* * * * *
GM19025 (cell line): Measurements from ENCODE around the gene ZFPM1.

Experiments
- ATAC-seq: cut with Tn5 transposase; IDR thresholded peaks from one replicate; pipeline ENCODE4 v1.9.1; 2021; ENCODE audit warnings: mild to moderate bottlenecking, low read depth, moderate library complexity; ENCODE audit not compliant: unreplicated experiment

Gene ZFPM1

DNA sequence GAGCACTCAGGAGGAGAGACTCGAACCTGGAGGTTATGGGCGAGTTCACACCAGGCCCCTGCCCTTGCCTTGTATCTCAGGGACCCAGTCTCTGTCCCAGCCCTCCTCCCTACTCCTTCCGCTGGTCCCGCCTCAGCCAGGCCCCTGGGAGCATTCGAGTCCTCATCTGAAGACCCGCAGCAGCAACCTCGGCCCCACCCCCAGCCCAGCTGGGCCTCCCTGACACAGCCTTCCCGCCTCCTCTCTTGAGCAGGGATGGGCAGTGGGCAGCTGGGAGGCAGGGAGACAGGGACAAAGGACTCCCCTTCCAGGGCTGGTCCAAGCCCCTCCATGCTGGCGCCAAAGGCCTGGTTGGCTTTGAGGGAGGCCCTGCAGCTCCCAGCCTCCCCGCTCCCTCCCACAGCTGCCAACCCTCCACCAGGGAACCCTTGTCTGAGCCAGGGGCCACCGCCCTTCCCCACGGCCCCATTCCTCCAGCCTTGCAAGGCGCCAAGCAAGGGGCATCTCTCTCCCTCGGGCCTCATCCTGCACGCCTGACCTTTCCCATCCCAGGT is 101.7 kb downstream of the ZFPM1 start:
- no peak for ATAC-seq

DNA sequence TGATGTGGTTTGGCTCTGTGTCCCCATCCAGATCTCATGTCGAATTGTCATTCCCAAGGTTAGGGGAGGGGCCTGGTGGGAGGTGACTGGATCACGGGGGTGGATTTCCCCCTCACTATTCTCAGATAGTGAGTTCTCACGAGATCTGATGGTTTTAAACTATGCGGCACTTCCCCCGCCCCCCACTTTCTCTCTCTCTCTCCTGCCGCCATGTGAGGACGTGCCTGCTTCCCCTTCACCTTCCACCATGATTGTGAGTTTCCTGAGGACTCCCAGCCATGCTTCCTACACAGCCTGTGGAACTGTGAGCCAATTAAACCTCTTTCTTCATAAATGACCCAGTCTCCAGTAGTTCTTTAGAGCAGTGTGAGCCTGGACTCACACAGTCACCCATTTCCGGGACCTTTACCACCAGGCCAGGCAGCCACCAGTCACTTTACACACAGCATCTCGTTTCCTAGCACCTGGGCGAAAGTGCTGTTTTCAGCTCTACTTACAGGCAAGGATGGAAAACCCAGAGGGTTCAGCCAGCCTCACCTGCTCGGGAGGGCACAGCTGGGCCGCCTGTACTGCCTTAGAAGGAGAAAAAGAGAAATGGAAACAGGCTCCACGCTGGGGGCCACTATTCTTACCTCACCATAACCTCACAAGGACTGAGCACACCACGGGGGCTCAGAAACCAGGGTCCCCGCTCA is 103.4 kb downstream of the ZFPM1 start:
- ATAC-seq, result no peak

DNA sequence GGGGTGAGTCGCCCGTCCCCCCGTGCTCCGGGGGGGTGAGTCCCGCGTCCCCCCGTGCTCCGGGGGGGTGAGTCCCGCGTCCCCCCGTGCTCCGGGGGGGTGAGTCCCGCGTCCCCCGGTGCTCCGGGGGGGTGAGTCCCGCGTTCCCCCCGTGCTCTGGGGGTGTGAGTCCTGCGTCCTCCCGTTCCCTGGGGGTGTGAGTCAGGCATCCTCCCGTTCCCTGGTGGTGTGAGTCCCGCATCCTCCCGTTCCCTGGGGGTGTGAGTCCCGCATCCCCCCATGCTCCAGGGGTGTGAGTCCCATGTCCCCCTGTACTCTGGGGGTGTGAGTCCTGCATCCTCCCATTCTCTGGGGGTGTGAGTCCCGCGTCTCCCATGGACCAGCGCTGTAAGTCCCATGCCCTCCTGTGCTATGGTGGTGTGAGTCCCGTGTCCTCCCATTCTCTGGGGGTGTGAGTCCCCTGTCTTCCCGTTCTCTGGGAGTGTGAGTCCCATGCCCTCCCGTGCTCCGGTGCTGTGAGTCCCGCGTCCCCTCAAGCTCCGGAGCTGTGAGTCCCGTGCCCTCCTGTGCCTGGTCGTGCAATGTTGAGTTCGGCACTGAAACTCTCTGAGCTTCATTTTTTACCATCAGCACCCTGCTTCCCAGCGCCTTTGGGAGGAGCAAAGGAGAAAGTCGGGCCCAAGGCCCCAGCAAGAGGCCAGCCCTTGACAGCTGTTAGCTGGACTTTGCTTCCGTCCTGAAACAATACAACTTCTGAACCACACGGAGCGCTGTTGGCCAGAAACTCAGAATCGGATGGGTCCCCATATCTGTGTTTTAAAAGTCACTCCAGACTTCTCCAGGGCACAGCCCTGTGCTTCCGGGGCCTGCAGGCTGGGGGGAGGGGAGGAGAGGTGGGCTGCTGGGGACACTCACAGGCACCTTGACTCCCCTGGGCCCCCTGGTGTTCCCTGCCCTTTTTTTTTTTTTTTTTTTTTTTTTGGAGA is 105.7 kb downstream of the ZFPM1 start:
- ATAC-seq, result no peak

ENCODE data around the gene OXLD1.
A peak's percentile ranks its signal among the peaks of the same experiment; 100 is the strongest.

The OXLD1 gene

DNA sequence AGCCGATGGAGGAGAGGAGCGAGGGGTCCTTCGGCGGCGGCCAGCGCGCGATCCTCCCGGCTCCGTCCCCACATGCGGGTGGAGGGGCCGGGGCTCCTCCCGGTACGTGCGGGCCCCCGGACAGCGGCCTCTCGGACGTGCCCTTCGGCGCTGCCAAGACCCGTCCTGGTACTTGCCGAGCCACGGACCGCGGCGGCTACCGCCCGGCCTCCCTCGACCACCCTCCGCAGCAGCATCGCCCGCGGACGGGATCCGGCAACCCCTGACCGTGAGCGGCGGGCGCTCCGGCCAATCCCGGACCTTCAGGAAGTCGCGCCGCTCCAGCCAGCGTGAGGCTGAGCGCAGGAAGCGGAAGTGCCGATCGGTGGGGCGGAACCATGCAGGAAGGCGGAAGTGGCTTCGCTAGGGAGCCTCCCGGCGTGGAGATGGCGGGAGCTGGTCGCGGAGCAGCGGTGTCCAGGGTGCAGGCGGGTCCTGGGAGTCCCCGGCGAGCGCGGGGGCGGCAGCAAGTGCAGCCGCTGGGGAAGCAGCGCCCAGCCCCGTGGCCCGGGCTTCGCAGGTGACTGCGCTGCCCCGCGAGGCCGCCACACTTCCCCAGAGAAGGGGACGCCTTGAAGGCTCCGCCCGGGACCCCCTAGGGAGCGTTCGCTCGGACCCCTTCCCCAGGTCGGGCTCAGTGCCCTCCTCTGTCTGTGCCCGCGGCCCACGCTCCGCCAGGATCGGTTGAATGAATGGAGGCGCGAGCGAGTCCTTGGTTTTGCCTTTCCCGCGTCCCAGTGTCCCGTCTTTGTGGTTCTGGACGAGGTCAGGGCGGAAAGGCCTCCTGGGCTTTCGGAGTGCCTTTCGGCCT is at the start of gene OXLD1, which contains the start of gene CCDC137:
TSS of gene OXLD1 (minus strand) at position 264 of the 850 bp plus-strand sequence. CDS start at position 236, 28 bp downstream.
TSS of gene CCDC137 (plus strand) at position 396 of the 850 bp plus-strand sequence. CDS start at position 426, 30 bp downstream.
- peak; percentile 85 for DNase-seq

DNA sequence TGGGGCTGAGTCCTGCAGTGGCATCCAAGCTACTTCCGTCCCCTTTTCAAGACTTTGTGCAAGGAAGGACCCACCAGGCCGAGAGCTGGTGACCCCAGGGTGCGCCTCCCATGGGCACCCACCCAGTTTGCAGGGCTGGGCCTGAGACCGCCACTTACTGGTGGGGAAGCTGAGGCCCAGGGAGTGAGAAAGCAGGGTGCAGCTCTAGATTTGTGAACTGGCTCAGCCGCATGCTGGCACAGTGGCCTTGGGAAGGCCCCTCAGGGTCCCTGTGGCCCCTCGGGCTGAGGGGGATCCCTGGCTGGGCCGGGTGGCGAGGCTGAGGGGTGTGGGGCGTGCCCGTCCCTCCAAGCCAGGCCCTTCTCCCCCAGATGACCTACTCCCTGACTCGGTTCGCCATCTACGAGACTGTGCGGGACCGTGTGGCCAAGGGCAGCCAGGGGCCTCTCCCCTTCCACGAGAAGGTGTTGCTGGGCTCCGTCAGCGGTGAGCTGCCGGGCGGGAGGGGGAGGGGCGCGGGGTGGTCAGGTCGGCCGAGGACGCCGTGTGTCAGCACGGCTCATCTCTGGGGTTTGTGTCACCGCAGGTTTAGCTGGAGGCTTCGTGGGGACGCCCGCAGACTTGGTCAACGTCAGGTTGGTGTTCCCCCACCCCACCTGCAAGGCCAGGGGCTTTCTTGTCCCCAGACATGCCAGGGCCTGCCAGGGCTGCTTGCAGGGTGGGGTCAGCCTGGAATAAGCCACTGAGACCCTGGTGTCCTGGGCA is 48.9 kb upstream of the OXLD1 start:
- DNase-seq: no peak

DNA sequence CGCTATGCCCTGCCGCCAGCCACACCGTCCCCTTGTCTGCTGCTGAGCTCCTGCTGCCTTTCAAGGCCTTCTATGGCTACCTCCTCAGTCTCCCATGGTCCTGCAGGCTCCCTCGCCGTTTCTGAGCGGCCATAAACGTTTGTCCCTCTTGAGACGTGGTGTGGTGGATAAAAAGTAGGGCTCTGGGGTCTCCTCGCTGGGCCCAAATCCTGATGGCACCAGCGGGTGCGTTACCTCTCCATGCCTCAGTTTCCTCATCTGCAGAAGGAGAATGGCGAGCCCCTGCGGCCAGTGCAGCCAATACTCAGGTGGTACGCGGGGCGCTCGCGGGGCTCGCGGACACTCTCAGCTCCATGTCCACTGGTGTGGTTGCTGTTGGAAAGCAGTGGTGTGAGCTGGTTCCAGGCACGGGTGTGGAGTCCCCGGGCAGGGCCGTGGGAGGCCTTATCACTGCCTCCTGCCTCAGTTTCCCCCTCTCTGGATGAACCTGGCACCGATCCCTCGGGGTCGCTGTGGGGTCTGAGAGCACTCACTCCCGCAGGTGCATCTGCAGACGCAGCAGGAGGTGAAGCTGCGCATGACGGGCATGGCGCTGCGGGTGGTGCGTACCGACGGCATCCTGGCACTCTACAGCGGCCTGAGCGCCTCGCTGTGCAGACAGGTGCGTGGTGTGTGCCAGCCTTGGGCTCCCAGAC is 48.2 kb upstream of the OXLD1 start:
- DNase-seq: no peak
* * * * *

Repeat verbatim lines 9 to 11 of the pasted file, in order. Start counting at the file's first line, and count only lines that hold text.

DNA sequence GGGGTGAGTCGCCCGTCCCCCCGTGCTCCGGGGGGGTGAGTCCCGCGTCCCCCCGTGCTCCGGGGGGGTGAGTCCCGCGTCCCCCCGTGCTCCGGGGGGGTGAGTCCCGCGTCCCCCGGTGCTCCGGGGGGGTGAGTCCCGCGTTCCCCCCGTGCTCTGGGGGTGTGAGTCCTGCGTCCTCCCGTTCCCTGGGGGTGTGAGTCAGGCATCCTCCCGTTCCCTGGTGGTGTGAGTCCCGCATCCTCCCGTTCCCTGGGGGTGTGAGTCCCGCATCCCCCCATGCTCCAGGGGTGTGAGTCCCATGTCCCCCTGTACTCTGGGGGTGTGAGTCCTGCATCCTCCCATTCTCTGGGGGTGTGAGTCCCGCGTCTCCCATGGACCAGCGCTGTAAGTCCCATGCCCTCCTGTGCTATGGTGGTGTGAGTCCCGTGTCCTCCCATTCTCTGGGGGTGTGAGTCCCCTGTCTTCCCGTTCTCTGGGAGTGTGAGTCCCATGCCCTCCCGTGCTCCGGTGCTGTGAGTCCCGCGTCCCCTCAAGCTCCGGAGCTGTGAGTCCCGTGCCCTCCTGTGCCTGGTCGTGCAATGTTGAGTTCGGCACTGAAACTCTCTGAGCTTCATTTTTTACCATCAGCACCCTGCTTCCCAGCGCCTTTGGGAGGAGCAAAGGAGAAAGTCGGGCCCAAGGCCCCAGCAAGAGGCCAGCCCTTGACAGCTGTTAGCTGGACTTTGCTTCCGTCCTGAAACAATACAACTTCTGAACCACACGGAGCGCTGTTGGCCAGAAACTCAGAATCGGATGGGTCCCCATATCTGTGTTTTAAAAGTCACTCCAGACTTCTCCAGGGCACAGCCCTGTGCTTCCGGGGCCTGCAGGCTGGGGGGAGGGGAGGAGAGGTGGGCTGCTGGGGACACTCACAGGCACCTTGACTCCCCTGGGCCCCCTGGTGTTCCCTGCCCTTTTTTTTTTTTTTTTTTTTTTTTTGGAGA is 105.7 kb downstream of the ZFPM1 start:
- ATAC-seq, result no peak

ENCODE data around the gene OXLD1.